The Born Identity

An action-packed, thrill-a-minute article on the psychology of birth order, starring none other than the gorgeous, fabulous, marvelous YOU!
by Abi Aquino   |  Jul 15, 2010
photo courtesy of 20th Century Fox (Cheaper by the Dozen 2)
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Matt Damon might need a few more movie sequels to find out his real identity, but here at Candy, we've done the dirty work and read up on the psychology of birth order—the science that says you are who you are because of your family ranking. We may not have exploding cars and kung fu scenes, but it’s just as fun. Trust us.

Cast Of Characters

The Leader
Dependable, disciplined, determined—that's you! As the eldest child in the family, you tend to take on the role of a mini-parent or a vice president. You run the show when your mom and dad aren't around—a definite panganay perk.

Big Sister Act
Most firstborns also bear the brunt of high parental expectations.They are expected to always do their best and set an example for their younger siblings. Because of this, firstborns grow up to be the sort of people who seek control. If you’re the eldest, you may seek control by being a nurturing mother hen, clucking over her friends and making sure they’re always all right. You may also seek positions of leadership—president of the class, head cheerleader, or the director of a play. Lord Aragorn himself would quake at the sight of you, for you are far stronger than any warrior of a mythical realm, you are…(insert dramatic music here) the indomitable Ate of the household!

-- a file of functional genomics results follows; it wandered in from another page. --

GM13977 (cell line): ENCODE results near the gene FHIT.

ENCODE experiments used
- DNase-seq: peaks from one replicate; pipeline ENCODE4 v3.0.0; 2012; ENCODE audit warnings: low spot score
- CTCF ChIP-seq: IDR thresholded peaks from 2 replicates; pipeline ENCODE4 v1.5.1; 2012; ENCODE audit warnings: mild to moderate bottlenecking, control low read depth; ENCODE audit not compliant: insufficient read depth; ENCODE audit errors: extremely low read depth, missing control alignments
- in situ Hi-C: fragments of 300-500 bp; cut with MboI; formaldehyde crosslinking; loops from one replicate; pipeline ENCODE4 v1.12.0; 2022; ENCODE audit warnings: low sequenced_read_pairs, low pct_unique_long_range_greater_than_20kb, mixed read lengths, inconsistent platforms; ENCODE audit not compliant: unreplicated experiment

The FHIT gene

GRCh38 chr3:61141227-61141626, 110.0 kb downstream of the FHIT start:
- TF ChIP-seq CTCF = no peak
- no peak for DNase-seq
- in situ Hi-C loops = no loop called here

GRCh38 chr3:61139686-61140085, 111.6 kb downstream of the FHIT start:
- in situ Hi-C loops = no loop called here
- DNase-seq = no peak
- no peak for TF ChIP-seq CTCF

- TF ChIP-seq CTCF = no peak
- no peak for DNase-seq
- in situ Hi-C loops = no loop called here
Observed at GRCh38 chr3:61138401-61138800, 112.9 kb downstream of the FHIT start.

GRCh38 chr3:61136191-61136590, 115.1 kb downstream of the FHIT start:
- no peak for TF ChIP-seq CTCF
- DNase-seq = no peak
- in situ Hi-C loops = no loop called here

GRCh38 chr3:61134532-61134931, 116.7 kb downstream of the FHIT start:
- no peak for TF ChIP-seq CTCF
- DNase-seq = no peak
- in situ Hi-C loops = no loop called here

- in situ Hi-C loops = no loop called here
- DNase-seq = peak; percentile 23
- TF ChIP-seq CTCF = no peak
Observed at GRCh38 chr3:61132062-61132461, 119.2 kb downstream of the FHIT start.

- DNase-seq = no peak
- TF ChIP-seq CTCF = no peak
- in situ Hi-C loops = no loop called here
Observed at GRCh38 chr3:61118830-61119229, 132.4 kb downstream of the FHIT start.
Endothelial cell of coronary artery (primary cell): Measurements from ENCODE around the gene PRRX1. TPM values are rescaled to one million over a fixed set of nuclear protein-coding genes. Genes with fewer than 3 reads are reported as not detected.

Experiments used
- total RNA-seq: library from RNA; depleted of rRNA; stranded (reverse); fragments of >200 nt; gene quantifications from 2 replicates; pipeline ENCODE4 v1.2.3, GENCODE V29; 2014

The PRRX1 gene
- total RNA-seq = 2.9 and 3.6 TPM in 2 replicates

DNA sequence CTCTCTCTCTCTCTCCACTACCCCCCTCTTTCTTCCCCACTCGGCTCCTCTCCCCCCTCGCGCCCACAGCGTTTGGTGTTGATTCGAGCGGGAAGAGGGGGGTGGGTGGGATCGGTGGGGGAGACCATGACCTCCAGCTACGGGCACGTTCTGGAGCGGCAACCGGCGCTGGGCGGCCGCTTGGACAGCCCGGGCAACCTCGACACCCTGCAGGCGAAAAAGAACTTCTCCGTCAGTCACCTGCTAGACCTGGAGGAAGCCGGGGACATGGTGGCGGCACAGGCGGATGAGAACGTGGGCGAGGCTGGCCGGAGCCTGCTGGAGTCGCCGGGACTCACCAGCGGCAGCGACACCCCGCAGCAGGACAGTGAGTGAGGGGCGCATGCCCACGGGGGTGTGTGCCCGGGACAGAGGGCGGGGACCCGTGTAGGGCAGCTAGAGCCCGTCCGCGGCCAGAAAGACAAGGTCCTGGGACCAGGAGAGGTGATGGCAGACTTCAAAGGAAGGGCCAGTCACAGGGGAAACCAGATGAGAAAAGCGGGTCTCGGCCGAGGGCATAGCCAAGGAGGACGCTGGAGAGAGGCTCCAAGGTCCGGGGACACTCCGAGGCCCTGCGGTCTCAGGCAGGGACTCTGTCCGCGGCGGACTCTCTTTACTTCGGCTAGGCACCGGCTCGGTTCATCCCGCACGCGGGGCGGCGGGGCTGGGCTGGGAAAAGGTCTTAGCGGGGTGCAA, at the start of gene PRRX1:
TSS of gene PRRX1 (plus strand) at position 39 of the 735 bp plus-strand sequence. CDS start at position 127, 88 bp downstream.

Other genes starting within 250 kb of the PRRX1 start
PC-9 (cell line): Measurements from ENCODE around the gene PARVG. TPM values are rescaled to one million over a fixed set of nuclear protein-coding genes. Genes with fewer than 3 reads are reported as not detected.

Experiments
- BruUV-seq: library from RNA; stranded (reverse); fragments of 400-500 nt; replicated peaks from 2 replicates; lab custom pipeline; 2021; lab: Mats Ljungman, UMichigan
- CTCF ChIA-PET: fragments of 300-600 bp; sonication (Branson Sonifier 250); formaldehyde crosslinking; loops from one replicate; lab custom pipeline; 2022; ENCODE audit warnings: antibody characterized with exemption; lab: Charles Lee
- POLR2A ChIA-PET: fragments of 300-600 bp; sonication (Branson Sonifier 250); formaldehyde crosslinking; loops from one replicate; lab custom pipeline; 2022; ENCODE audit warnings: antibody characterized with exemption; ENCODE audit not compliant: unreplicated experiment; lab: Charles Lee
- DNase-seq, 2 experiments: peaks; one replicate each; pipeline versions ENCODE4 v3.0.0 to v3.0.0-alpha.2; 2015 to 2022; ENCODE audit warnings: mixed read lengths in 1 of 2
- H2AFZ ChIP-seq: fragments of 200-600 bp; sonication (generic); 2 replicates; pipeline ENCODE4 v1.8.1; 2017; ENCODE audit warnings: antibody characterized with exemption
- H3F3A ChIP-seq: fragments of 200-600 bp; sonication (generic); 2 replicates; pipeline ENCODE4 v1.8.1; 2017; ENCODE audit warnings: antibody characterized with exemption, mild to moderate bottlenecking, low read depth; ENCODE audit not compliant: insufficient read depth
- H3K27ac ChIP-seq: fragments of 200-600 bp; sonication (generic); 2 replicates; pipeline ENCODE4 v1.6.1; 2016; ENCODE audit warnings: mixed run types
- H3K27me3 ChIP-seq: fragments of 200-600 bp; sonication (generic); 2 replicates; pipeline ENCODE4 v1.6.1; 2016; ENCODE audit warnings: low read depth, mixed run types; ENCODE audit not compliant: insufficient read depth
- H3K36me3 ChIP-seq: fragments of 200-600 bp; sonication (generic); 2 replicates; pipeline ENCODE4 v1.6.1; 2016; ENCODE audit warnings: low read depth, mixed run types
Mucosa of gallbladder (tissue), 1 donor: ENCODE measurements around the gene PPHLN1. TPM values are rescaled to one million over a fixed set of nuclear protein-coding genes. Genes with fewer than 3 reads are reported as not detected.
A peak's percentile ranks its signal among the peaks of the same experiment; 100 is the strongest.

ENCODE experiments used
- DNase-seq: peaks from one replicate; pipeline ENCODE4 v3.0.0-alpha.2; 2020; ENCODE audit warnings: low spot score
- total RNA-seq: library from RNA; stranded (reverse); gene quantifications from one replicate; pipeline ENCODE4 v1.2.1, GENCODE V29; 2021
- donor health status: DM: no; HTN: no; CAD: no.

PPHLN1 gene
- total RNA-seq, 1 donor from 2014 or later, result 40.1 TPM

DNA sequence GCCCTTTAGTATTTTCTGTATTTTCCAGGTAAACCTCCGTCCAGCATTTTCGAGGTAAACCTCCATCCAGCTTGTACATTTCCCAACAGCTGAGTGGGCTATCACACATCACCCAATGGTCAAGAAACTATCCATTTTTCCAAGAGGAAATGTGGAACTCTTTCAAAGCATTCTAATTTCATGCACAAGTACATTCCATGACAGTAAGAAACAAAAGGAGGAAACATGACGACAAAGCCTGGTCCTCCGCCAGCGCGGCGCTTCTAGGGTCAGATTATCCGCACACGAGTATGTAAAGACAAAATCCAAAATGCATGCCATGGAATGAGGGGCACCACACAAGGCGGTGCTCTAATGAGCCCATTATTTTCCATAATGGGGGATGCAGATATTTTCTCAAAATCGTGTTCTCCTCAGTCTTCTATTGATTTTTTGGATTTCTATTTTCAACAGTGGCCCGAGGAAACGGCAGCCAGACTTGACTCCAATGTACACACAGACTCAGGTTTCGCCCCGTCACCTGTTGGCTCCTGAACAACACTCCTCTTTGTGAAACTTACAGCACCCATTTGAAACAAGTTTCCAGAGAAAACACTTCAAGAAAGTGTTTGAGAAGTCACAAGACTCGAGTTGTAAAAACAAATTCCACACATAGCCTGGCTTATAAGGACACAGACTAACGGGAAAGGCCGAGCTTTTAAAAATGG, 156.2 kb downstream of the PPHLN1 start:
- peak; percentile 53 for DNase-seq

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The Usual Suspect
Ikaw ang panganay, dapat sinuway mo na yang kapatid mo!” Sound familiar? That’s how the proverbial polvoron crumbles: Whenever any of your siblings get into trouble, all scolding signs point to you as well. Parents usually expect their eldest children to exercise maturity and good-decision making, sometimes to a fault. Because of this, eldest children occasionally fall into the trap of bullying their younger siblings, as a coping mechanism.

How To Deal: Being the big sister of the family is a lot like wolfing down a tub of popcorn with a tub of soda—you gotta learn to balance the salty with the sweet. No matter how stressful being the eldest can be, remember that you’ll always be the first to experience things: the first to have a late curfew, the first to have a date, the first to have a heart-melting, toe-curling, eyeball-popping kiss. Now that is a reward in itself.

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Read more about you and the psychology of birth order on the next page.


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Abi Aquino
Contributing Writer
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